Primary Healthcare Data Management Practice and Associated Factors: The Case of Health Extension Workers in Northwest Ethiopia
Segenet Yitayew1, Mulusew A. Asemahagn2, 3, *, Atinkut A. Zeleke2, 3
1 North Gondar Health Office, Gondar, Ethiopia
2School of Public Health, College of Medicine and Health Sciences, Bahir Dar University, Bahir Dar, Ethiopia
3 Department of Health Informatics, Institute of Public Health, University of Gondar, Gondar, Ethiopia
Collecting quality and timely healthcare data is crucial to improve health service performance.
This study aimed at assessing data management practice and associated factors among health extension workers in East Gojjam zone, Northwest Ethiopia.
Materials and Methods:
An institution based cross-sectional study was conducted in 2014 among 302 health extension workers. Data were collected using a self-administered questionnaire and analyzed using SPSS version 20. The study objectives were described by descriptive statistics, and factors in data management were identified by multivariable logistic regression analysis.
A total of 302 health extension workers participated in the study. About 47.4% and 53.3% of respondents had good data management knowledge and practice, respectively. Inaccessibility of transportation, communication services, reference materials, and data collection/reporting formats were the mentioned challenges. Workload, data management knowledge, supervision, urban residence, reference materials access and clarity of formats were positively associated with better data management practice (p <0.05).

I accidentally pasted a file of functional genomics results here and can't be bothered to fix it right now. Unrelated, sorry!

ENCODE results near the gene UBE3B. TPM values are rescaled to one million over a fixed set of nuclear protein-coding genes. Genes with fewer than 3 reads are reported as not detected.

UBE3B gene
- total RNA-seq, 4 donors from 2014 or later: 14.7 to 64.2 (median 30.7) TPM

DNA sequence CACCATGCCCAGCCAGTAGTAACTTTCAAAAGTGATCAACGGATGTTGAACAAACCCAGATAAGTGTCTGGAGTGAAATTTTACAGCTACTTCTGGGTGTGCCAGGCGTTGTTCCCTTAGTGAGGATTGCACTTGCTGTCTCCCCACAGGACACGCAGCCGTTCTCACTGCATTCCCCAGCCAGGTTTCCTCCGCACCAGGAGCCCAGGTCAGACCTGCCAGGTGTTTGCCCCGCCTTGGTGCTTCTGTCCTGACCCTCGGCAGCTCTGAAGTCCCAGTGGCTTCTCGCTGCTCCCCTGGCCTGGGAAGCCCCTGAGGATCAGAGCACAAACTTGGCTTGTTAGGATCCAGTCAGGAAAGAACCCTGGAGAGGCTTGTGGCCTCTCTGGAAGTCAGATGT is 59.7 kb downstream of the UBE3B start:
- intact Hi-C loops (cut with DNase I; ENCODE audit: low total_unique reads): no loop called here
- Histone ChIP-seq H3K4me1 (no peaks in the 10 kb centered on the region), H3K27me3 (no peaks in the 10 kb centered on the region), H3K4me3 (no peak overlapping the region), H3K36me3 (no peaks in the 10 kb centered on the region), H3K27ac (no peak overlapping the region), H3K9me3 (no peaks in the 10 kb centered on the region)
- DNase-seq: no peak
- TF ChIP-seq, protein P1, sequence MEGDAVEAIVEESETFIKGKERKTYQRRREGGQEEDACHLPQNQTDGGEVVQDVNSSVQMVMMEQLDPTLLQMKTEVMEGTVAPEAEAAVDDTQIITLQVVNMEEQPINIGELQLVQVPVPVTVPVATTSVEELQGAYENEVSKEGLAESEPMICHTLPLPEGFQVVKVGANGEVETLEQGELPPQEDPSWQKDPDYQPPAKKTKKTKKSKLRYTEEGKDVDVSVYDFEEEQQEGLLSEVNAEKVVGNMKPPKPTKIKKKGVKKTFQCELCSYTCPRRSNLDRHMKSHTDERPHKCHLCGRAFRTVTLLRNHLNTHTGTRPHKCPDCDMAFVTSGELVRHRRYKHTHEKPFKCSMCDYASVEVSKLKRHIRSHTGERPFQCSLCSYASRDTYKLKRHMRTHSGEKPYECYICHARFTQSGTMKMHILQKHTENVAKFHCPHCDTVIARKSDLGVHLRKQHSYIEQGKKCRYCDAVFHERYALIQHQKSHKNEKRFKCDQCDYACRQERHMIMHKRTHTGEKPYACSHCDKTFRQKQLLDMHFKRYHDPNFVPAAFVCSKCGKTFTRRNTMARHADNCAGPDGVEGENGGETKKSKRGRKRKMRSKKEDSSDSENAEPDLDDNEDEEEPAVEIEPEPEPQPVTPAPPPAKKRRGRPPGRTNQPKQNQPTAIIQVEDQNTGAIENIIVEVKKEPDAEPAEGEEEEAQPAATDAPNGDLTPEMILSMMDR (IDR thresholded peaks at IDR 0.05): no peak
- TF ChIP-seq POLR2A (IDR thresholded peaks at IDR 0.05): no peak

Based on this study, the data management practice of health extension workers was low. Factors for low data management practice were organizational and technical related. Addressing knowledge gaps through professional development and improving supportive supervision are crucial to solve the problem.
Keywords: Data, Data management practice, Health extension workers, Factors, Ethiopia, Health Extension Program.
open-access license: This is an open access article distributed under the terms of the Creative Commons Attribution 4.0 International Public License (CC-BY 4.0), a copy of which is available at: https://creativecommons.org/licenses/by/4.0/legalcode. This license permits unrestricted use, distribution, and reproduction in any medium, provided the original author and source are credited.
* Address correspondence to this author at the School of Public Health, College of Medicine and Health Sciences, Bahir Dar University, Ethiopia;